Copper Falls
Copper Falls

Copper Falls

Ready to explore a "ghostly" waterfall. The Copper Creek Falls is the only waterfall in the Copper Country that falls directly down into an old mine. Down the water goes and disappears into the mine. Owl Creek feeds the falls, which flow from Owl Lake and eventually runs out to Lake Superior. The water that drops into the mine eventually flows back out downstream.

Information and Directions to Copper Falls

Getting to Copper Falls can be rather tricky.
First, as you travel on U.S. Hwy 41 from Calumet, you will reach Phoenix, MI. Then keep heading north toward Copper Harbor. You will need to turn left onto Eagle Harbor Rd toward Eagle Harbor, six miles out of Phoenix. Look on the right for Central Rd. It will come downhill to a stop sign. Turn right onto Central Rd. for about 0.4 miles, and then you will need then to turn left. Then you will need to take the curve to the right, past an old gravel pit. Travel past the blue pipe. Then, walk to a sandy clearing with a circular track with a rusty metal post in the center. Look for a trail on the left of the clearing.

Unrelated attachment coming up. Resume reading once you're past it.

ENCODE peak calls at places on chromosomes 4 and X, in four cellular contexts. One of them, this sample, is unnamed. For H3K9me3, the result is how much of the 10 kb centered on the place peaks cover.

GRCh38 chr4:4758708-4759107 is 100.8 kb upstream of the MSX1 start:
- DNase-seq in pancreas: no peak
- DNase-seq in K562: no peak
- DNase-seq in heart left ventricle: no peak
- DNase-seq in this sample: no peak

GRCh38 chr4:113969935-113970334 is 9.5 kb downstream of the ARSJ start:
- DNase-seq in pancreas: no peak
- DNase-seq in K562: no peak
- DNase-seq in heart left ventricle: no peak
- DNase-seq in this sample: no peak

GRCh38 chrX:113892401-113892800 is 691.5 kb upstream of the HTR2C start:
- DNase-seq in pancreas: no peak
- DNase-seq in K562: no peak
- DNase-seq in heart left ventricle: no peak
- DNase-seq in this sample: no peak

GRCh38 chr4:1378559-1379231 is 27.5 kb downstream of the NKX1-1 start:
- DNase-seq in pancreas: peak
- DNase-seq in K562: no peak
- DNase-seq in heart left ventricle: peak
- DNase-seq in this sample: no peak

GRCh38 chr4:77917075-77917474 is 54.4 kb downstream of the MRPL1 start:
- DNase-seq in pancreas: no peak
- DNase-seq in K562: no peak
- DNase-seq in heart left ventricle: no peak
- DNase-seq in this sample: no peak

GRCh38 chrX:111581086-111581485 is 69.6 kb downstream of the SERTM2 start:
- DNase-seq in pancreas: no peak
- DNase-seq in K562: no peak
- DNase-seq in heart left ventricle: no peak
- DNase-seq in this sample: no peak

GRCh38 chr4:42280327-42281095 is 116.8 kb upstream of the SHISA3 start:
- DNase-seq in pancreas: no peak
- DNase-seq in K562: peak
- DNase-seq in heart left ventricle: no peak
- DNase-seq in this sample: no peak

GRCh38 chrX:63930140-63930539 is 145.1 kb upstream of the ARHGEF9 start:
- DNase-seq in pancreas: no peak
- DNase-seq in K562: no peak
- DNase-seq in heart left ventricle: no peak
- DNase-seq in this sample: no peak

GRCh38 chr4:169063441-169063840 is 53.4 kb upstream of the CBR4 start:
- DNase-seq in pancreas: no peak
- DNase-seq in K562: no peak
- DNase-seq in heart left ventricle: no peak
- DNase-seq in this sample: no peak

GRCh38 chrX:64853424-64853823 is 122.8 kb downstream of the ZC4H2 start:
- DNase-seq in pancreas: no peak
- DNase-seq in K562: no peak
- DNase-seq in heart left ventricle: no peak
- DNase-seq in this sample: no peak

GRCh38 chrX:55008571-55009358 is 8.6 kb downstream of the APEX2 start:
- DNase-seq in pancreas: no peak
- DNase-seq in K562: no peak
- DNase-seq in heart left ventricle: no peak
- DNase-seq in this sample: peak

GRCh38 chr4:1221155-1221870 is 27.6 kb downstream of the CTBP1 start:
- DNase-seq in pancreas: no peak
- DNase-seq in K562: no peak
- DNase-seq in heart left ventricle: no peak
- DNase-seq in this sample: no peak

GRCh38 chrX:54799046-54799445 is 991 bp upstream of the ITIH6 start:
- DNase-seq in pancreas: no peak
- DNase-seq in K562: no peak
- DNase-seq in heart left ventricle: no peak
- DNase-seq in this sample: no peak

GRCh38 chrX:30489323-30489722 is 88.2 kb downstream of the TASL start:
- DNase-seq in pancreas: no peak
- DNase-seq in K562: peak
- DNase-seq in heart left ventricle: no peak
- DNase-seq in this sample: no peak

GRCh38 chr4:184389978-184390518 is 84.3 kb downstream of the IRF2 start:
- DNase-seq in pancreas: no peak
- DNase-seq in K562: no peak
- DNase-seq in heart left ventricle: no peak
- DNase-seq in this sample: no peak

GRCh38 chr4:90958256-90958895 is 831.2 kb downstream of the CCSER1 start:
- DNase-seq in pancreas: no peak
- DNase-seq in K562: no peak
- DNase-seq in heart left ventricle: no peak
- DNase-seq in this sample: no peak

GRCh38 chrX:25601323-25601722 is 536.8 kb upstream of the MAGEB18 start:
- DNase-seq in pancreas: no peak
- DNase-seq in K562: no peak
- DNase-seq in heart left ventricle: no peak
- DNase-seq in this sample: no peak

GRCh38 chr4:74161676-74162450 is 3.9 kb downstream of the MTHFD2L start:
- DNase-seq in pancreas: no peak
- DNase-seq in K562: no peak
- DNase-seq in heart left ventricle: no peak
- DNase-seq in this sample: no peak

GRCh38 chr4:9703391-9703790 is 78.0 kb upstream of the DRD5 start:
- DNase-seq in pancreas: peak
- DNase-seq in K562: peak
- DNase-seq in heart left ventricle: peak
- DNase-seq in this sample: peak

It may be faint, but this trail will lead you to the falls. If you followed the road to a rocky spine, you went too far.

Address: Eagle Harbor Cut Off Rd., Mohawk, MI 49950

Height: 20 Feet

Water Source: Owl Creek

Things to Experience at Copper Falls

The area is now overgrown and will require various climbing skills to access multiple sites of the falls. Still, the experience will help you appreciate the difficulties that the early miners of the Copper Country experienced in attempting to mine one of the first copper mining operations in the Copper Country. With a bit of exploring around the Copper Falls, you will see traces of the mining operations, including the first small railroad bed in the Copper Country. The miners built a dam above the falls to assist in the mining operation, but the dam gave way and washed much of the mining operation out in later years. Nevertheless, copper Falls played a vital role in the first mining operations of the Copper Country.
In 1847 Joshua Child recommended opening a mine at a place that he named Copper Falls, as the mineral vein of copper he observed was above and below the falls on a small stream known as Owl Creek. The Owl Creek Fissure Mine was part of the Copper Falls Mining Company. According to Old Diggings, the Owl Creek Fissure Mine had five shafts and three adits.
If you are interested, you may return to Central, visit the information center, and learn more about Copper Country's early mining history. Most of the mining during the early years was mass copper. However, people wandering around the hills surrounding Copper Falls have reported finding float copper.